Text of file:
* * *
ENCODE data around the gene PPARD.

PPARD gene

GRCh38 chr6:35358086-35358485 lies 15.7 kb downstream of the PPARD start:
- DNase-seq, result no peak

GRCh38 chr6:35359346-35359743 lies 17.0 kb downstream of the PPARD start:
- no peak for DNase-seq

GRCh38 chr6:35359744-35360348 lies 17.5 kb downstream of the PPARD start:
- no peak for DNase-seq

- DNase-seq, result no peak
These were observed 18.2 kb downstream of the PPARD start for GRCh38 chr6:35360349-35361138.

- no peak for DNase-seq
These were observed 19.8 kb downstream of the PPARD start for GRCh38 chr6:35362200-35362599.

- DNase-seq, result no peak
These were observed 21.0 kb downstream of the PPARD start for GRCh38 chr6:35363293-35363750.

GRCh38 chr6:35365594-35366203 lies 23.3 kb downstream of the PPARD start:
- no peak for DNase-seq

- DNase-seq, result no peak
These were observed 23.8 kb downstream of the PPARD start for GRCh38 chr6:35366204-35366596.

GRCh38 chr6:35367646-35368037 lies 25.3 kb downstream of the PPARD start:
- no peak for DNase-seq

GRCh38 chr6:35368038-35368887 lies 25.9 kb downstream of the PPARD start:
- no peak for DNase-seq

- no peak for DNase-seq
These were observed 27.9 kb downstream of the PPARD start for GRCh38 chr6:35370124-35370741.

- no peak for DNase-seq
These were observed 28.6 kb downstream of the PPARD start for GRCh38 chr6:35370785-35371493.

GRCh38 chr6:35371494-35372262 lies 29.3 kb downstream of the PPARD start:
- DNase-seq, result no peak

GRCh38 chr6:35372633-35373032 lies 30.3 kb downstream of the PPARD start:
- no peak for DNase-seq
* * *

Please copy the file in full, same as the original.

ENCODE data around the gene PPARD.

PPARD gene

GRCh38 chr6:35358086-35358485 lies 15.7 kb downstream of the PPARD start:
- DNase-seq, result no peak

GRCh38 chr6:35359346-35359743 lies 17.0 kb downstream of the PPARD start:
- no peak for DNase-seq

GRCh38 chr6:35359744-35360348 lies 17.5 kb downstream of the PPARD start:
- no peak for DNase-seq

- DNase-seq, result no peak
These were observed 18.2 kb downstream of the PPARD start for GRCh38 chr6:35360349-35361138.

- no peak for DNase-seq
These were observed 19.8 kb downstream of the PPARD start for GRCh38 chr6:35362200-35362599.

- DNase-seq, result no peak
These were observed 21.0 kb downstream of the PPARD start for GRCh38 chr6:35363293-35363750.

GRCh38 chr6:35365594-35366203 lies 23.3 kb downstream of the PPARD start:
- no peak for DNase-seq

- DNase-seq, result no peak
These were observed 23.8 kb downstream of the PPARD start for GRCh38 chr6:35366204-35366596.

GRCh38 chr6:35367646-35368037 lies 25.3 kb downstream of the PPARD start:
- no peak for DNase-seq

GRCh38 chr6:35368038-35368887 lies 25.9 kb downstream of the PPARD start:
- no peak for DNase-seq

- no peak for DNase-seq
These were observed 27.9 kb downstream of the PPARD start for GRCh38 chr6:35370124-35370741.

- no peak for DNase-seq
These were observed 28.6 kb downstream of the PPARD start for GRCh38 chr6:35370785-35371493.

GRCh38 chr6:35371494-35372262 lies 29.3 kb downstream of the PPARD start:
- DNase-seq, result no peak

GRCh38 chr6:35372633-35373032 lies 30.3 kb downstream of the PPARD start:
- no peak for DNase-seq